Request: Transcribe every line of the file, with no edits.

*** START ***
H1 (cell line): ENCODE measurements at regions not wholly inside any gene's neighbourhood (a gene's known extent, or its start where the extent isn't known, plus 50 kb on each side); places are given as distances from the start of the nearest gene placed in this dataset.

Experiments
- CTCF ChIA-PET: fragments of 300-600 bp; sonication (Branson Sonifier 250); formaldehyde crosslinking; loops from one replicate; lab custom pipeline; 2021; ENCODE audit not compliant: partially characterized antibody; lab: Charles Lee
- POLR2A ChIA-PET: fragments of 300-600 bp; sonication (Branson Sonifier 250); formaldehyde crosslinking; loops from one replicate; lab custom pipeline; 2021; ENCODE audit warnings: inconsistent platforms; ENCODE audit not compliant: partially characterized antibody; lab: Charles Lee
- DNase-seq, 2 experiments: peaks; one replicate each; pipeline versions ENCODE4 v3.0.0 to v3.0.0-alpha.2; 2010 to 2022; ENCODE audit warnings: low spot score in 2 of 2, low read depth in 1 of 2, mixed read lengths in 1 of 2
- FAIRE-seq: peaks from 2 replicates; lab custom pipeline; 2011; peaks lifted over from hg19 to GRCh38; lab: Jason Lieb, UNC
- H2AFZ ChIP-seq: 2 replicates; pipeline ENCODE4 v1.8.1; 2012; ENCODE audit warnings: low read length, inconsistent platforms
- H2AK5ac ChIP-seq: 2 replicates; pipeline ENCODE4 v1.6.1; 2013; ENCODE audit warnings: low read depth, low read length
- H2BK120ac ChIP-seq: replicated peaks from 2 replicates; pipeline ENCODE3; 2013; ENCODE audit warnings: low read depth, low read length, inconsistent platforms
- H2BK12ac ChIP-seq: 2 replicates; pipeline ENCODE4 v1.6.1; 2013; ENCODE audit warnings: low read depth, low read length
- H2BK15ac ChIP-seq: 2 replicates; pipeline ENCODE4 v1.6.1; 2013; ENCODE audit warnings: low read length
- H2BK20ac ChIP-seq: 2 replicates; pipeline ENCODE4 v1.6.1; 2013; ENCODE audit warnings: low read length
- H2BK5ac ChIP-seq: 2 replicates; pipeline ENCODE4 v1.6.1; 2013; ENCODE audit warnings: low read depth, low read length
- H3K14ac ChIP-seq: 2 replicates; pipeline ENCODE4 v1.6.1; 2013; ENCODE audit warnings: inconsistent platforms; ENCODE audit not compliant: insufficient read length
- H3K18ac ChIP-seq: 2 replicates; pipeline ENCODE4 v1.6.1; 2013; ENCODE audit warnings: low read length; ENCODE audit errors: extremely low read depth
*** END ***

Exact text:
H1 (cell line): ENCODE measurements at regions not wholly inside any gene's neighbourhood (a gene's known extent, or its start where the extent isn't known, plus 50 kb on each side); places are given as distances from the start of the nearest gene placed in this dataset.

Experiments
- CTCF ChIA-PET: fragments of 300-600 bp; sonication (Branson Sonifier 250); formaldehyde crosslinking; loops from one replicate; lab custom pipeline; 2021; ENCODE audit not compliant: partially characterized antibody; lab: Charles Lee
- POLR2A ChIA-PET: fragments of 300-600 bp; sonication (Branson Sonifier 250); formaldehyde crosslinking; loops from one replicate; lab custom pipeline; 2021; ENCODE audit warnings: inconsistent platforms; ENCODE audit not compliant: partially characterized antibody; lab: Charles Lee
- DNase-seq, 2 experiments: peaks; one replicate each; pipeline versions ENCODE4 v3.0.0 to v3.0.0-alpha.2; 2010 to 2022; ENCODE audit warnings: low spot score in 2 of 2, low read depth in 1 of 2, mixed read lengths in 1 of 2
- FAIRE-seq: peaks from 2 replicates; lab custom pipeline; 2011; peaks lifted over from hg19 to GRCh38; lab: Jason Lieb, UNC
- H2AFZ ChIP-seq: 2 replicates; pipeline ENCODE4 v1.8.1; 2012; ENCODE audit warnings: low read length, inconsistent platforms
- H2AK5ac ChIP-seq: 2 replicates; pipeline ENCODE4 v1.6.1; 2013; ENCODE audit warnings: low read depth, low read length
- H2BK120ac ChIP-seq: replicated peaks from 2 replicates; pipeline ENCODE3; 2013; ENCODE audit warnings: low read depth, low read length, inconsistent platforms
- H2BK12ac ChIP-seq: 2 replicates; pipeline ENCODE4 v1.6.1; 2013; ENCODE audit warnings: low read depth, low read length
- H2BK15ac ChIP-seq: 2 replicates; pipeline ENCODE4 v1.6.1; 2013; ENCODE audit warnings: low read length
- H2BK20ac ChIP-seq: 2 replicates; pipeline ENCODE4 v1.6.1; 2013; ENCODE audit warnings: low read length
- H2BK5ac ChIP-seq: 2 replicates; pipeline ENCODE4 v1.6.1; 2013; ENCODE audit warnings: low read depth, low read length
- H3K14ac ChIP-seq: 2 replicates; pipeline ENCODE4 v1.6.1; 2013; ENCODE audit warnings: inconsistent platforms; ENCODE audit not compliant: insufficient read length
- H3K18ac ChIP-seq: 2 replicates; pipeline ENCODE4 v1.6.1; 2013; ENCODE audit warnings: low read length; ENCODE audit errors: extremely low read depth